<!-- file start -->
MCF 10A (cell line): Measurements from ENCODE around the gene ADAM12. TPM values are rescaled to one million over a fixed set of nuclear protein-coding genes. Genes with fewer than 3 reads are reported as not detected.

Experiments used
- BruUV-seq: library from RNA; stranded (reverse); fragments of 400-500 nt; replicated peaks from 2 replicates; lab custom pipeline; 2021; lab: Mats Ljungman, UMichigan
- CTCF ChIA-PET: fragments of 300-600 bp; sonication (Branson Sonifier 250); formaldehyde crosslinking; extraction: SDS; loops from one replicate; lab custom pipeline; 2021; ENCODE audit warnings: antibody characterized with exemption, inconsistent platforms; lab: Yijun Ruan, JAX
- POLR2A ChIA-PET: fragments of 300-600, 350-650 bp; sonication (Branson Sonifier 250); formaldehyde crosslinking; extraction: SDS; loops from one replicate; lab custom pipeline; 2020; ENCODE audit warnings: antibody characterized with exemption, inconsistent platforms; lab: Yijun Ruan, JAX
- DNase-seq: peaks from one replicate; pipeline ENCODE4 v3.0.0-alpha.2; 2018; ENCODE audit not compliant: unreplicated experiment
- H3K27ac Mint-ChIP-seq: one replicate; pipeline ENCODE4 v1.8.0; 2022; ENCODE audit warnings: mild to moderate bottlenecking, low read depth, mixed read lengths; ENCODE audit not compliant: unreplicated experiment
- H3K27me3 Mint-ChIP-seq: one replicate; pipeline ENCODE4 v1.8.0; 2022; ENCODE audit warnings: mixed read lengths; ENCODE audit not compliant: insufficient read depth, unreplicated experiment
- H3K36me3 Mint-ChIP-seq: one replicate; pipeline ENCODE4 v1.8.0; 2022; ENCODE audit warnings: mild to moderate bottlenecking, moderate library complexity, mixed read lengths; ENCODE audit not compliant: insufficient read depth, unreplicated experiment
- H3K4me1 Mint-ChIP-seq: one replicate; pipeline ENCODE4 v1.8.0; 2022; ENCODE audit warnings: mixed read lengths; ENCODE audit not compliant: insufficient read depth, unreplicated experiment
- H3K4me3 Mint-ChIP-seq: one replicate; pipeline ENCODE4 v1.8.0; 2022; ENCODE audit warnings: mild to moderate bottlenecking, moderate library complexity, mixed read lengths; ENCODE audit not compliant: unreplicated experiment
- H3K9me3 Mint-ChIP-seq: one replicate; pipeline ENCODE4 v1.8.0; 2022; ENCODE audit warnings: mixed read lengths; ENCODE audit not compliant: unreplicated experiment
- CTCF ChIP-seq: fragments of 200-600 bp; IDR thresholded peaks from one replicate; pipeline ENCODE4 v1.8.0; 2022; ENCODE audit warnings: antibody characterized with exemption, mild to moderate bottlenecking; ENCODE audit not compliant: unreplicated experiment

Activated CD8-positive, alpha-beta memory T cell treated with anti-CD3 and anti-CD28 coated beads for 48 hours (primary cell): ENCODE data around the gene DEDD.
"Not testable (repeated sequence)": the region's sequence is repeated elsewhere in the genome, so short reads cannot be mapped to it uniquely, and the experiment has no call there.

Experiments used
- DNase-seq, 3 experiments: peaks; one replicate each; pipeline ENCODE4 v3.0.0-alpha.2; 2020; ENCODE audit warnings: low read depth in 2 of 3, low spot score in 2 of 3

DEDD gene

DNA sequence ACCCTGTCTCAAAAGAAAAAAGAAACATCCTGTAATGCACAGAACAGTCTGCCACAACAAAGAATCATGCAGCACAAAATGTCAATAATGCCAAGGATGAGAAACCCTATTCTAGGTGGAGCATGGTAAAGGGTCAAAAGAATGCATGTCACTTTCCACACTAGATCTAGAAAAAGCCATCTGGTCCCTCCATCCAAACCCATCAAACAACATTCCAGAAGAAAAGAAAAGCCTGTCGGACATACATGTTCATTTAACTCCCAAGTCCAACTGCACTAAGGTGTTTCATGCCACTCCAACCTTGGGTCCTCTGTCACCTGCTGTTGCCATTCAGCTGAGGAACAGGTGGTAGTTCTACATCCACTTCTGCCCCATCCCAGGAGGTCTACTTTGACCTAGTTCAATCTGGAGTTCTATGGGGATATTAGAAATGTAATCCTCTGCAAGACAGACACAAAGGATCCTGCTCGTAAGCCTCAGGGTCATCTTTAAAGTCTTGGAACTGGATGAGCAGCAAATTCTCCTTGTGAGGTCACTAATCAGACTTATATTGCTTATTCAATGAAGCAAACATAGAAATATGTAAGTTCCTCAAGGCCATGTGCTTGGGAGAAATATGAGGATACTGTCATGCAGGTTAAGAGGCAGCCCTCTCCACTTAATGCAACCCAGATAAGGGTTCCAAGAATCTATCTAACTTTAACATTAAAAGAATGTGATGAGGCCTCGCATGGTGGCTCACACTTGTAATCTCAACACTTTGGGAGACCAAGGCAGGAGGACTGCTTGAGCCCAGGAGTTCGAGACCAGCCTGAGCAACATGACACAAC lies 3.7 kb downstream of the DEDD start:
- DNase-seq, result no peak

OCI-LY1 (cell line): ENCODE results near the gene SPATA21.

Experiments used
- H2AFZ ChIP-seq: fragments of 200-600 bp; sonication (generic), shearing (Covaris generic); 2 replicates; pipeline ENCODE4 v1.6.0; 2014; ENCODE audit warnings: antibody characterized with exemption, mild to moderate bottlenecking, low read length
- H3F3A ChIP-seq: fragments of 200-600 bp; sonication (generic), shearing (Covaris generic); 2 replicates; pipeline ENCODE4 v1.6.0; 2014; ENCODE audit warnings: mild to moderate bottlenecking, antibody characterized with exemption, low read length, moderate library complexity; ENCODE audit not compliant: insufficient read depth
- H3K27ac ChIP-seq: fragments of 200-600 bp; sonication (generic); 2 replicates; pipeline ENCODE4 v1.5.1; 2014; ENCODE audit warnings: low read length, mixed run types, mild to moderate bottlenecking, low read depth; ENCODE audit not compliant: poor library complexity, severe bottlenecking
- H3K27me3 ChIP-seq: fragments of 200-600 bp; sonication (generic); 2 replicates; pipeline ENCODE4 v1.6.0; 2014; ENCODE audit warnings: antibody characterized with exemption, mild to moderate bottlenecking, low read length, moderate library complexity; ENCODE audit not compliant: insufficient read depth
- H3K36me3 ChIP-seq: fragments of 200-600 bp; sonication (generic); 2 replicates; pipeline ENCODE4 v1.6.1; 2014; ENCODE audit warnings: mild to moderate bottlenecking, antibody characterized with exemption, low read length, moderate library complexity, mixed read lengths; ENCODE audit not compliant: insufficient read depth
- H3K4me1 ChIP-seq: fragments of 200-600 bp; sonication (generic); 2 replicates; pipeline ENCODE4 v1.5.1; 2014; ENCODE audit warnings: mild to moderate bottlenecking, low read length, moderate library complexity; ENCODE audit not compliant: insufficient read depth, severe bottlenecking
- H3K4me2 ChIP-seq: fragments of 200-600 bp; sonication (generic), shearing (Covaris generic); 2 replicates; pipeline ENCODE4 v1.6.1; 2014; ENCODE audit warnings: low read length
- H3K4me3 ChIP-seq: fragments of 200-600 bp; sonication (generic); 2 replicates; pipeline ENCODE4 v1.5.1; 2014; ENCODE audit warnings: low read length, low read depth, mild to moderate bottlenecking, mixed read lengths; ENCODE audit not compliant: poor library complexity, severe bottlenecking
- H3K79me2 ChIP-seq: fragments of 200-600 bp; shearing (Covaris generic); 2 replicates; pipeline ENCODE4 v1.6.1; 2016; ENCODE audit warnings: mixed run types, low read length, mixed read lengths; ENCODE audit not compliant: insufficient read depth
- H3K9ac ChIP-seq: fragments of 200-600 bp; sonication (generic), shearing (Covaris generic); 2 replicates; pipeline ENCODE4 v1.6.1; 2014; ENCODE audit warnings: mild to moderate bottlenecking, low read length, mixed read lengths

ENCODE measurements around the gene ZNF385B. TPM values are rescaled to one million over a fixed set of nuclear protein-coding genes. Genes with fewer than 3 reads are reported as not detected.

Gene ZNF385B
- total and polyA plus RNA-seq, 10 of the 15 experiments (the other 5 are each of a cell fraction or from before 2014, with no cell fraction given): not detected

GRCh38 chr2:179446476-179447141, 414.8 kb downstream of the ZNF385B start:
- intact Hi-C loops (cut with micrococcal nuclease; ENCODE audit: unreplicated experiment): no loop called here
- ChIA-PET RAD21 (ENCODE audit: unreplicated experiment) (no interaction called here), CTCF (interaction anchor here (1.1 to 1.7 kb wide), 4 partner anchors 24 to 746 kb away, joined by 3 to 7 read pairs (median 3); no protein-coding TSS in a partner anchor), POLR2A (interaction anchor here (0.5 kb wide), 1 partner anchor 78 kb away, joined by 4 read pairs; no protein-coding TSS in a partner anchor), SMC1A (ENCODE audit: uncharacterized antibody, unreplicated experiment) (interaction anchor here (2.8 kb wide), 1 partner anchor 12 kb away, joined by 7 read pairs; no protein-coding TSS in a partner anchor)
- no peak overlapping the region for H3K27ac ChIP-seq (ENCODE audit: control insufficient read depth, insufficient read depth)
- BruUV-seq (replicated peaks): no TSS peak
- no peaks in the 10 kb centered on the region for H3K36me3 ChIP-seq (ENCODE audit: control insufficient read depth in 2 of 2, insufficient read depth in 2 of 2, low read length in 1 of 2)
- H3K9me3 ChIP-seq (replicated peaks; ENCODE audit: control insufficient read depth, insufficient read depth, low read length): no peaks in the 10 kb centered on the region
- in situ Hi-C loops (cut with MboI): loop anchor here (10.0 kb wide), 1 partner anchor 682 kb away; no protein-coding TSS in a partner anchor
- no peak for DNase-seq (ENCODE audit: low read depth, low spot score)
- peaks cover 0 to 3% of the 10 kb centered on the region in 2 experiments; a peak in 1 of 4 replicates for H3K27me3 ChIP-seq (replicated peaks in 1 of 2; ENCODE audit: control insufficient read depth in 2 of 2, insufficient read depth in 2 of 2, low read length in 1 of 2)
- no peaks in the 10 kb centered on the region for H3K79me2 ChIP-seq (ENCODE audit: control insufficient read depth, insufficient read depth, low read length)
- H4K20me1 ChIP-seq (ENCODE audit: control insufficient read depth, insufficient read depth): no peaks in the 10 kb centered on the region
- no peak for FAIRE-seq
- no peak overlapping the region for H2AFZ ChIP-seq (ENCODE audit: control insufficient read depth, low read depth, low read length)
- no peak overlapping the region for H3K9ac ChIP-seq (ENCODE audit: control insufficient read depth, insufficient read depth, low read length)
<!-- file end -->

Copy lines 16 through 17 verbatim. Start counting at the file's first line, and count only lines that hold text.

Experiments used
- DNase-seq, 3 experiments: peaks; one replicate each; pipeline ENCODE4 v3.0.0-alpha.2; 2020; ENCODE audit warnings: low read depth in 2 of 3, low spot score in 2 of 3